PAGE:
by Julie Tisdale
City & County Policy Analyst
There’s an interesting piece on Forbes.com this morning about Obamacare. According to Avik Roy, the administration has missed half of the deadlines imposed by the Affordable Care Act. Yes, that’s right, they’ve missed half of the deadlines of their own legislation. And that’s probably a conservative estimate.
As of May 31, 2013, when the CRS analysis was completed, the White House had yet to meet 9 of 12 deadlines from the first year after the Affordable Care Act was enacted. It failed to meet 22 of 53 deadlines in the second year; another 8 became moot after Congress did not appropriate funds to complete the assigned tasks. In year three, the administration missed 10 out of 17 deadlines. That’s a total of 41 out of 82 deadlines missed.
If you exclude the 9 deadlines that became moot because Congress never appropriated the funds to meet them, the Obama administration missed 41 out of 73 deadlines, or 56 percent.
Some of the missed deadlines seem serious; others don’t. And Roy’s clear that this shouldn’t be seen as the downfall of Obamacare, much as some might wish that were the case. Obamacare continues to move forward, missed deadlines and all.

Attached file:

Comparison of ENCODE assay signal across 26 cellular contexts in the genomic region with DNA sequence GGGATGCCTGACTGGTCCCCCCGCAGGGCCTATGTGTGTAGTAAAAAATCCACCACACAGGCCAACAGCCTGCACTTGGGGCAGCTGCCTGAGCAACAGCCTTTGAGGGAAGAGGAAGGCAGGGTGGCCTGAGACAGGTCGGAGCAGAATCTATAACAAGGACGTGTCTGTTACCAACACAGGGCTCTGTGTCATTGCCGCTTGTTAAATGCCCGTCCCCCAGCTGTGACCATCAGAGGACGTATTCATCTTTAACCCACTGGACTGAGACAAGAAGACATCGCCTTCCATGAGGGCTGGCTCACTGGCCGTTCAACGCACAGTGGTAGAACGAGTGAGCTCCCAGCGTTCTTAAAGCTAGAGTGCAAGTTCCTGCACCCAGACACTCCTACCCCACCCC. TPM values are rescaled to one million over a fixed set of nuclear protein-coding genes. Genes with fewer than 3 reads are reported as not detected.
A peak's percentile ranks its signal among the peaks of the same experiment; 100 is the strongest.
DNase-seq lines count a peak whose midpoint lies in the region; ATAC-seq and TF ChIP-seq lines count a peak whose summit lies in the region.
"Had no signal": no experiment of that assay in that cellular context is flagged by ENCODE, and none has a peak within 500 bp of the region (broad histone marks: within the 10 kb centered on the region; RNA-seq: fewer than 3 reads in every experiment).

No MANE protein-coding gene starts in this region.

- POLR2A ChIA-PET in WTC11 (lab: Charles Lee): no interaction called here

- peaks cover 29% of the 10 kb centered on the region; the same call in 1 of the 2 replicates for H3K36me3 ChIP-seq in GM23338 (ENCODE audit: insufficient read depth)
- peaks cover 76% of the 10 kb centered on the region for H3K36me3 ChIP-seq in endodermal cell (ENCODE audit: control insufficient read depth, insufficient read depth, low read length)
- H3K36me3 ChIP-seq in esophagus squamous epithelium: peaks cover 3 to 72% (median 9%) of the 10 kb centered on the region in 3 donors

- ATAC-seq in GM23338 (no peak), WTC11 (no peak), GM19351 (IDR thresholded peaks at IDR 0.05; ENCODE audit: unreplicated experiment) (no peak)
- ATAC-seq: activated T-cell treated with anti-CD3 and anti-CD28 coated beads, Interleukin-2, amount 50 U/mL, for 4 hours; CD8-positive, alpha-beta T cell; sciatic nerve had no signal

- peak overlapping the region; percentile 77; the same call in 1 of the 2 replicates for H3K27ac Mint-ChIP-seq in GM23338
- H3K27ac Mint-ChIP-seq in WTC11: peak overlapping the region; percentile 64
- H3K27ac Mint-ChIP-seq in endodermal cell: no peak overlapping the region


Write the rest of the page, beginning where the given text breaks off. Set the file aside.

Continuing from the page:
But it seems to me that this reveals something important about the law. The Obama administration believes in this. It’s been a key part of their agenda from day one. They want to implement some sort of fundamental health care overhaul. The Affordable Care Act is their attempt at that major reform.
But even they can’t do it. It’s too complicated. It’s too much detail. It demands too much from the government, which just really isn’t very good at these sorts of things. We’re talking about overseeing a system that is supposed to provide individual health care for hundreds of millions of people. That’s horrendously complex. If even the early stages are this difficult to get together, if they can’t meet deadlines for publishing reports or for developing standards for reporting outcomes, then why should we have any confidence that they’re going to be able to manage an entire health care system moving forward?
And that’s what critics of central planning have been saying all along.
The one thing the government is really good at doing is spending a lot of money. Taxpayer money. My money. Your money. As Roy says,
Obamacare may fail at reducing insurance premiums, or at wisely using taxpayer funds. But the law is scheduled to spend $1.9 trillion over the next ten years. At that, it is unlikely to fail.